Why was Linux Successful (and will it stay so)?

    August 21, 2006

Internet News reported on a panel discussion of the reasons why Linux was successful. I had been thinking about that myself recently, and had earlier found an older but more detailed article on the same subject.

That timing had a lot to do with this is obvious: the hardware was at the right power/price point, the Internet made communication possible, and even the BSD lawsuits added impetus by at least temporarily spreading FUD over BSD efforts and perhaps even moving a developer or two from that camp.

The impression that Linux was more receptive to new ideas and less demanding about their implementation is alluded to :

It has also given the illusion of a kernel and OS more open to the individual developer. The BSD variants have all come about from splits out of one or the other ‘core’ teams. Linus take patch submissions from anyone – within his vision of where the kernel should go.

But why splits? My impression has been that BSD developers lean more toward purity while Linux has been much more pragmatic. The willingness to explore other directions is sometimes upsetting – breaking backward compatibility isn’t an unusual occurrence in the Linux world – but it also keeps up the excitement and interest. For example, see this rant against xinetd. Even its author seems to recognize that xinetd is neat, though he carps:

It’s Cool, not stability nor security that has the most cachet when living la vida Linux.

He goes on to say what has been said about many Linux changes:

If you have an application which is used by thousands perhaps millions of hosts, it’s replacement had damn better be backward compatible. The more entrenched the application, the greater the need for transparent backward compatibility.

There’s truth there, but the rigid adherence to the status quo is what caused BSD development to appear stagnant when contrasted with Linux. Yes, convention and expectation are important, but it’s also true that some things really need to be changed. Inetd needed changing and xinetd addressed its deficiencies.

I have to say that Linux has upset me from time to time: when I first encountered that “I_WANT_A_BROKEN_PS” message, I was actually angry. But when I investigated more, I found I agreed with the changes. For me, the arguments for change made more sense than the arguments against.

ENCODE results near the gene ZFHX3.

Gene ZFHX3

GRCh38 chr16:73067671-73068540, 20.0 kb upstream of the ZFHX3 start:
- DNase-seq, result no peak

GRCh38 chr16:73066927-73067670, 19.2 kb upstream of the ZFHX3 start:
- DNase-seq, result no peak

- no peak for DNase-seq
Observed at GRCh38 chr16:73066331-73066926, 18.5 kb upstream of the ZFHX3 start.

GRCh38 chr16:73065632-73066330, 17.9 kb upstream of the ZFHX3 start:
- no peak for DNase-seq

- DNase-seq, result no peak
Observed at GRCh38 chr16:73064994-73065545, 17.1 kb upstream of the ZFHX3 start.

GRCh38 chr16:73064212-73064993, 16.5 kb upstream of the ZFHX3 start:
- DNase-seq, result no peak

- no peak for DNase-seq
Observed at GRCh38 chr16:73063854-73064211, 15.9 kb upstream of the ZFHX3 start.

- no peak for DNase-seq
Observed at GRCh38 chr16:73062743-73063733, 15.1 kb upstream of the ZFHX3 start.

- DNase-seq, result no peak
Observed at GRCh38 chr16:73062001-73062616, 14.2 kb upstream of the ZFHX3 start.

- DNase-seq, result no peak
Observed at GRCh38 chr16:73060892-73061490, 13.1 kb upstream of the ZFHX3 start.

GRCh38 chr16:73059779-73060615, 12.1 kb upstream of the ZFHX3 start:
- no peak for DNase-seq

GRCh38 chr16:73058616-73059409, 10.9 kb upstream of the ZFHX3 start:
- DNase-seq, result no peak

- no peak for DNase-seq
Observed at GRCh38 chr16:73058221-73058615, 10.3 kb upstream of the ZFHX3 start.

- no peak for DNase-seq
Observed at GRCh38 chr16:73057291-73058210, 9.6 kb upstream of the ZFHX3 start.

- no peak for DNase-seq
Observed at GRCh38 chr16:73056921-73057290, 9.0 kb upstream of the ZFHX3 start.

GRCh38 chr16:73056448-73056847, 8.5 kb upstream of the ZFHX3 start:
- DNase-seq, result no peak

The Desktop

So, here we are in 2006, and Linux is successful, at least in the server arena. Moving into desktop territory is more difficult, and that difficulty causes some arguments in the Linux camps. From the Internet News article referenced above:

Raymond got riled up as he proclaimed what he thought was necessary to be done for desktop Linux to be successful.

“We need to do whatever compromise is necessary to get full multimedia capability on Linux so non-technical users don’t dismiss us out of hand,” Raymond shouted.

That’s the argument in a nutshell. The other side of it is “We shouldn’t compromise security and integrity just to attract more users”. I tend to agree.

Fighting Microsoft for dominance is bad enough, but now Mac is catching a lot of attention from the geekish crowd and the “dumb user” population. I’ve switched to Macs myself (causing barely audible muttering that sounded like “more money than brains” from some acquaintances) and have noticed more than a few Mac notebooks at geekish events I’ve attended. Of course some of those may have been running Linux, but there’s no doubt that I’m not the only Unixish type who found the Mac an easy way to retain my need for Unix while also having a media capable machine. And it’s not just geeks: I’ve had more interest from non technical users and several have bought Macs recently.

But Macs aren’t the perfect answer. For every I’m sick of doing things the hard way, there’s a Why I Might Switch Back to match it. I waffle on this myself, and could easily slide into Linux desktop land. But.. geeks don’t count. The great mass is people who don’t understand any of the pro and con arguments and who aren’t likely to download and install new operating systems over what they have. That’s where Mac has a big advantage over Linux: you can buy a Mac. Now and then you have been able to “buy a Linux”, but not as easily, and for the mass market it’s always been on the cheapest hardware – little choice for the buyer who might want a better machine – and no advertising pushing them toward this to start with.

Certainly there’s a market for ultra-cheap. But that market isn’t going to propel Linux into the mainstream.

It’s possible that redefinitions of what a desktop needs to be may provide a competitive role for Linux. Some think we will be moving toward web based and/or thin client computing. Dibona’s comment in response to Eric Raymond’s call for “whatever compromise” points toward that ( “Develop for the Web,” DiBona said. “People can switch to Web applications from their desktop more easily.).

I don’t see that happening. My judgement may be clouded by a geekish prejudice toward power under my tapping fingers, but I don’t think thin client is our future. It’s part of it, certainly, but I think we still will want real computers and our own local applications. And that’s where Linux has the most to overcome.

*Originally published at APLawrence.com

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A.P. Lawrence provides SCO Unix and Linux consulting services http://www.pcunix.com